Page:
Smart companies use public information for strategic advantage.
This article explains how new cGMP regulations are issued for pharmaceutical, medical device, e-liquid, and dietary supplement manufacturing industries. Since the most recent push for new regulation has been in the vaping and e-liquid space, we will use that industry as the primary example.
On May 5, 2016, the FDA declared, through deeming rule, new regulations for the vaping industry. The public reactions to the deeming rule were emotional. Countless news agencies forecasted doom to the multibillion dollar vaping industry.
In a face-to-face meeting with vaping executives on May 13, 2016, I could tell that the deeming rule would require big changes as the new regulation rolled out over the next three years. They were extremely busy, receiving urgent calls frequently during my visit. I could tell they were working very hard to calm the storm.
Except…why the storm?
The first public notice of this regulation coming down the pipeline was three years ago.
In a recent conversation with a senior IT architect at a medical device company near Salt Lake City, Utah, he explained the current rush to meet new barcoding UDI regulation.
Why the rush?
The UDI requirements have been coming for years now.
If it’s possible to know which regulations are coming long before they do, why aren’t more companies taking advantage of this crystal ball?
Answer: They don’t know where to look.
Simply put, a basic understanding of how new regulation is generated can help you avoid a lot of pain.
Here is how the process works.
When the FDA has a regulation that it wants passed, it will submit the proposed regulation through the Department of Health and Human Services to the Office of Management and Budget (OMB). The OMB is like the Chief Financial Officer of the federal government and maintains what is called the Unified Agenda, or the federal government’s agenda, on when topics like new regulations will be discussed. The OMB publishes the Unified Agenda twice a year, usually in the spring and fall.
Here is how you can keep track of new regulations coming to your industry:
At the top left click Unified Agenda, then select Current Unified Agenda and Regulatory Plan.
At the bottom of the new page open the drop down titled Select Agency.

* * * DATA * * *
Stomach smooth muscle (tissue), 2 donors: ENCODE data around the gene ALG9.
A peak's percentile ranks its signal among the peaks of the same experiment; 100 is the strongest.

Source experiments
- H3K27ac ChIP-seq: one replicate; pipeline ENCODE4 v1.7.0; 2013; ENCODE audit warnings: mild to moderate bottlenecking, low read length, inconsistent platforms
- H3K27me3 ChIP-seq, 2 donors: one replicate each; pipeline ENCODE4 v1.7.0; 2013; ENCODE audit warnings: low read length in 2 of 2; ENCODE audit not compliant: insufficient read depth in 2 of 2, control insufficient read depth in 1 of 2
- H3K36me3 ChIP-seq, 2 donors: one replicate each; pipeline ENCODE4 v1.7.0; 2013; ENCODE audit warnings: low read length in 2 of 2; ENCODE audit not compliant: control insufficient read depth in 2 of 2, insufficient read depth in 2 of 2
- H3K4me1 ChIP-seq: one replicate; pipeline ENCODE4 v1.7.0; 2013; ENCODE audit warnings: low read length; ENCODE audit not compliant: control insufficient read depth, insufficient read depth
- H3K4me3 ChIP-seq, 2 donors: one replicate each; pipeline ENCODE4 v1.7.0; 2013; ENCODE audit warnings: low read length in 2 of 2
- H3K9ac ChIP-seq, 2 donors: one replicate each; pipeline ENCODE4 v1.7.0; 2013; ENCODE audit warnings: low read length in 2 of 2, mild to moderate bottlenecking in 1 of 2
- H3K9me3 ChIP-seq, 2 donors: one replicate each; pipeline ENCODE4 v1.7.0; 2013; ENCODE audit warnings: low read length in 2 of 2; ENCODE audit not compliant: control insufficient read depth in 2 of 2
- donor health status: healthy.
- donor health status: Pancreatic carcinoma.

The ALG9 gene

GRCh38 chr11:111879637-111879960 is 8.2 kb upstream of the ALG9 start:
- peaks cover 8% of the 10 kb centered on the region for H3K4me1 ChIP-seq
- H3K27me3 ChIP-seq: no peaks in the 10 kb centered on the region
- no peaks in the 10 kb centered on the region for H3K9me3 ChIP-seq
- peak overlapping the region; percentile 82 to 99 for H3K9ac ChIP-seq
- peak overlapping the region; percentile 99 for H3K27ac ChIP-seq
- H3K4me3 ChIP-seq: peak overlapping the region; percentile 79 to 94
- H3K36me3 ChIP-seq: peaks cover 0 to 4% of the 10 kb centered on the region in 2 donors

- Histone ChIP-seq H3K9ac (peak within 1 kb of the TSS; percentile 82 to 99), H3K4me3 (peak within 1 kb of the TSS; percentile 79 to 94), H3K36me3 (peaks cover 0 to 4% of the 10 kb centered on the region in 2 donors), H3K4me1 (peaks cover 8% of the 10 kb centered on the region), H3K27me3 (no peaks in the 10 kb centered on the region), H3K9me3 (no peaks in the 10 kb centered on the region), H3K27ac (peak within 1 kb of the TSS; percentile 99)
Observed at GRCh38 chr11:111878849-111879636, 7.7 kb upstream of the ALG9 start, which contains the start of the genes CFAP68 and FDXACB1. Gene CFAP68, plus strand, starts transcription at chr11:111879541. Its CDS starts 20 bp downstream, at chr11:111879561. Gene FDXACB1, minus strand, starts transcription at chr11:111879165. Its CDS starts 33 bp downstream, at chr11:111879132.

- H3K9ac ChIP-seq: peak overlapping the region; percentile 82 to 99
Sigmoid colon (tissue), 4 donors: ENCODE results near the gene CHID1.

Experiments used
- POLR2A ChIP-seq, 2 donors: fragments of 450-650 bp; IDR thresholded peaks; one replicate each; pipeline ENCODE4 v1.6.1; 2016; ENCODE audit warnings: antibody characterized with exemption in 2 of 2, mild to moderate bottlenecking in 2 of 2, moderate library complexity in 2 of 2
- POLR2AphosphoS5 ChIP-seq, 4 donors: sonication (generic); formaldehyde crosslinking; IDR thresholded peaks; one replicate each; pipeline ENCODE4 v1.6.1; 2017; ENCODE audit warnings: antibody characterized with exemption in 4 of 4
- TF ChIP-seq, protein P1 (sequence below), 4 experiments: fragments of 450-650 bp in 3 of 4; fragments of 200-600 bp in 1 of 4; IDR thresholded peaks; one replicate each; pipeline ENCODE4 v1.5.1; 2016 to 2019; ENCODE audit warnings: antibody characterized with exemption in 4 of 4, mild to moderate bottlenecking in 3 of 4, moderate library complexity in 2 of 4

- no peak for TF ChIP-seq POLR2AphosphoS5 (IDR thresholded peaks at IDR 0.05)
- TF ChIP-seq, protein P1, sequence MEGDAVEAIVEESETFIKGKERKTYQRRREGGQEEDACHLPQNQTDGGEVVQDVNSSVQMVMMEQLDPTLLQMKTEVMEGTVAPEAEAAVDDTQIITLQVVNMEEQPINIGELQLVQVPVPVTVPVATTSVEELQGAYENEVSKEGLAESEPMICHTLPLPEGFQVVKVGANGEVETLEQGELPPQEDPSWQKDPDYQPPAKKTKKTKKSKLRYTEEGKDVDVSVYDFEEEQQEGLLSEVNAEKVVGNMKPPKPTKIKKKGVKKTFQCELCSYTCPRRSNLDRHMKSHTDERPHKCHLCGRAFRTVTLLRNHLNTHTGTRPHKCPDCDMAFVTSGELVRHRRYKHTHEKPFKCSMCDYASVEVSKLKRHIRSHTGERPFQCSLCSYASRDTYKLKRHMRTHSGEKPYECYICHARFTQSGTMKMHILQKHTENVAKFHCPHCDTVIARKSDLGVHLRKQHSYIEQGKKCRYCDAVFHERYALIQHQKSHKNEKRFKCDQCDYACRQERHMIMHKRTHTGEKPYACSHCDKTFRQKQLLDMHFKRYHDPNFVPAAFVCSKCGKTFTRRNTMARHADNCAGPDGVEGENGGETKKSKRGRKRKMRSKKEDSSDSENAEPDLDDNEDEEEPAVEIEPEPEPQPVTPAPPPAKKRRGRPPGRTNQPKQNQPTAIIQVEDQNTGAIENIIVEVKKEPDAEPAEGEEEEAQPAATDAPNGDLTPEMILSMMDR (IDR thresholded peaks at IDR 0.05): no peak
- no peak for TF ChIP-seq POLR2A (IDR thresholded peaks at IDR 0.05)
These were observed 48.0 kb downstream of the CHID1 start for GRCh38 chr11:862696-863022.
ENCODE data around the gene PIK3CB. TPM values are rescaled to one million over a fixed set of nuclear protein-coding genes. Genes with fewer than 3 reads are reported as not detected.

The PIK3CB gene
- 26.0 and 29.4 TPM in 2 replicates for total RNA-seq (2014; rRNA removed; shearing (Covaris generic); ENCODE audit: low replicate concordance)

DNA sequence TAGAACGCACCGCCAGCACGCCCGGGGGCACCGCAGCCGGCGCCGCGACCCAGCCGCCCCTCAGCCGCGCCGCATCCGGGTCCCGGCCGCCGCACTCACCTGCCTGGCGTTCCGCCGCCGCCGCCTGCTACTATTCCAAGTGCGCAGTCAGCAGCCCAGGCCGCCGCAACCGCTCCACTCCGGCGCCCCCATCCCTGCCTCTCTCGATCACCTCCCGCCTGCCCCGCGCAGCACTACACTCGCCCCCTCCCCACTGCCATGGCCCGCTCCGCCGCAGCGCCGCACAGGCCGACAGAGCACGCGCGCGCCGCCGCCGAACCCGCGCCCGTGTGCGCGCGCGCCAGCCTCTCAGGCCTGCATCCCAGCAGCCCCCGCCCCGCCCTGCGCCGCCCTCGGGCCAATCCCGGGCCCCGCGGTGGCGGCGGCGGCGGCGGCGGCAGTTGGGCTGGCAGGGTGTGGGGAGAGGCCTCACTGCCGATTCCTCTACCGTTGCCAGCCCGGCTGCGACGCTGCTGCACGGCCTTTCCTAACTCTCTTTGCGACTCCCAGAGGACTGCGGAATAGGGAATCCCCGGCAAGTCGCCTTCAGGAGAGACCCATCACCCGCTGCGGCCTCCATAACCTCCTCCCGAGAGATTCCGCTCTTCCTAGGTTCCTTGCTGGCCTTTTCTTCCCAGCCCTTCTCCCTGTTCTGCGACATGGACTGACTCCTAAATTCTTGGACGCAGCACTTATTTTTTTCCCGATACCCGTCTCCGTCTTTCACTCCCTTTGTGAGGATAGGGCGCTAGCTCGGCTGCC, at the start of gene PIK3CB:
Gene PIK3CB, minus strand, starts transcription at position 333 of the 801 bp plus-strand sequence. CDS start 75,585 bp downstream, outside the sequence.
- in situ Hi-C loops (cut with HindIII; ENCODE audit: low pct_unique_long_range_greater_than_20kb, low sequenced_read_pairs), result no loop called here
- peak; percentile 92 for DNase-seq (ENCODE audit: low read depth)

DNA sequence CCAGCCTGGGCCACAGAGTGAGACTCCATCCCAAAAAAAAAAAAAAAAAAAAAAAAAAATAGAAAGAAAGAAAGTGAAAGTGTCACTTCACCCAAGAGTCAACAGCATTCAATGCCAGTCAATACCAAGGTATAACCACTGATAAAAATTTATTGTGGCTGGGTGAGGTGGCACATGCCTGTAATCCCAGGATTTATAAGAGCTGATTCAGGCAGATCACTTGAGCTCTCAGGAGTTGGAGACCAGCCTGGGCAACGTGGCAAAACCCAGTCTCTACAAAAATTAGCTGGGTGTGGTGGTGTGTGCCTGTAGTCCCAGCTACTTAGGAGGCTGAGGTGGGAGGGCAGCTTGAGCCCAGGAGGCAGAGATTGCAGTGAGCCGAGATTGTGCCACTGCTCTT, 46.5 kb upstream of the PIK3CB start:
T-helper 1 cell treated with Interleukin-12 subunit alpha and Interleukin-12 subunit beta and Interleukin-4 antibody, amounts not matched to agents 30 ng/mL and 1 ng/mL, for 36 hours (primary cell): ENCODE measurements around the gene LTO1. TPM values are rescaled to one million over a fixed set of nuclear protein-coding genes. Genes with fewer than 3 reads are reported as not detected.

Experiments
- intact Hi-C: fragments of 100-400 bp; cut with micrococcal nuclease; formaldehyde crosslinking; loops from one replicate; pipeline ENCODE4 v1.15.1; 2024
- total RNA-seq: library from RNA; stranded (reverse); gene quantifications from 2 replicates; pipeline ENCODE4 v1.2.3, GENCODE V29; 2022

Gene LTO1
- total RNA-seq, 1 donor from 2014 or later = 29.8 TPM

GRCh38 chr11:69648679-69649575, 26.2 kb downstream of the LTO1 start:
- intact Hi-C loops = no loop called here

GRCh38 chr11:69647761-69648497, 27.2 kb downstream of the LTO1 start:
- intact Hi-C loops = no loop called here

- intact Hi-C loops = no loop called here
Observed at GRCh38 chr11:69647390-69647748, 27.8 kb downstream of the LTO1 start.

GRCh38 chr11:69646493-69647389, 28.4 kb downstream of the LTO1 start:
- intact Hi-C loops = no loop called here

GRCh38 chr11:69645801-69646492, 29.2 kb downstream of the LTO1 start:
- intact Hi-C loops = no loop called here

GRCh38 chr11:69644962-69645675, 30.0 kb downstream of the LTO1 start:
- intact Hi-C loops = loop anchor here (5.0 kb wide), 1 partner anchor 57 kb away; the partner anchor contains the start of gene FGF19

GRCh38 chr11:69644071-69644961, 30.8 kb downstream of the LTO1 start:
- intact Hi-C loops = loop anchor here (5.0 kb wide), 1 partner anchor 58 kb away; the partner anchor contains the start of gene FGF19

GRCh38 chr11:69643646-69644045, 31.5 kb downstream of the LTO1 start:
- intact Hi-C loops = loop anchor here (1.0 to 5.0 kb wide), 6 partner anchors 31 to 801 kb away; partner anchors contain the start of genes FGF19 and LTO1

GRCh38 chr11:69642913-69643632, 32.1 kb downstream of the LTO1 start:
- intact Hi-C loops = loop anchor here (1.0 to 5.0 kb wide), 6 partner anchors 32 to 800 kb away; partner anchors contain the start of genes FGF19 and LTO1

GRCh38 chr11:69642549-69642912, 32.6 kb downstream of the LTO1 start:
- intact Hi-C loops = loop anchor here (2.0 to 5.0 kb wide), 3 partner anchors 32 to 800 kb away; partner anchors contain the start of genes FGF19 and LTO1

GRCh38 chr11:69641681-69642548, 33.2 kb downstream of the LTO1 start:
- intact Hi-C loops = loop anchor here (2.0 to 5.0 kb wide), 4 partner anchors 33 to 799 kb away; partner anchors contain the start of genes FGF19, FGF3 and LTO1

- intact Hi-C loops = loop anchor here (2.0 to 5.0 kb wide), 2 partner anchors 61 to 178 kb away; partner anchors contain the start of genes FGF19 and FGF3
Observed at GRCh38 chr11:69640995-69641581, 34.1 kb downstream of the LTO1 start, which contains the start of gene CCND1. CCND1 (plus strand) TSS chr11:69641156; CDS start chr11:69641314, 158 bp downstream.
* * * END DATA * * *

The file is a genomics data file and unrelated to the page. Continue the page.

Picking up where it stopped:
Select Department of Health and Human Services then click Submit.
This will take you to a giant list of regulations. On the right side of the page you’ll see Regulation Identification Numbers (RIN).
Click on RIN 0910-AH22.
Alternatively, here’s a link straight to the regulation I am talking about: http://www.reginfo.gov/public/do/eAgendaViewRule?pubId=201604&RIN=0910-AH22
SPOILER ALERT: New regulation for the e-liquid manufacturing industry will be CFR 21 Part 1120. Watch for that to come soon.
Notice that Advanced Notice of Proposed Rule Making (ANPRM) was given back on 03/19/2013.
Do you see why I wonder when manufacturers in the pharmaceutical, medical device, e-liquid, and dietary supplement industries are so shocked by new regulation?
While I admit that new regulation is painful, I don’t believe it has to be as detrimental to the industry as people believe. While new regulation obviously brings changes, these changes present opportunities for smart companies to blow past their competition.
Though it can be difficult information to find, sifting through it will help you understand what the regulations are, when they will take effect, and what business impact they will have. This will place you well on your way to significant growth. Now is the best time to make your move and capture massive market share that the federal government just put up for grabs. While your competitors are trying to figure out how to meet new regulations, you can garner their market share.
So how do you do it?
- Use public information to watch for ANPRMs that will affect your manufacturing, and monitor the Unified Agenda. Everything that will eventually be published will be there.
- Start early. Let the challenges of new regulation only stump your competition.
- Use modern tools to make regulation less burdensome.
There are a host of tips and software tools available in our modern era. Cloud-based technologies enable companies to connect data to their manufacturing operations in real-time so that meeting rigorous regulation becomes easy.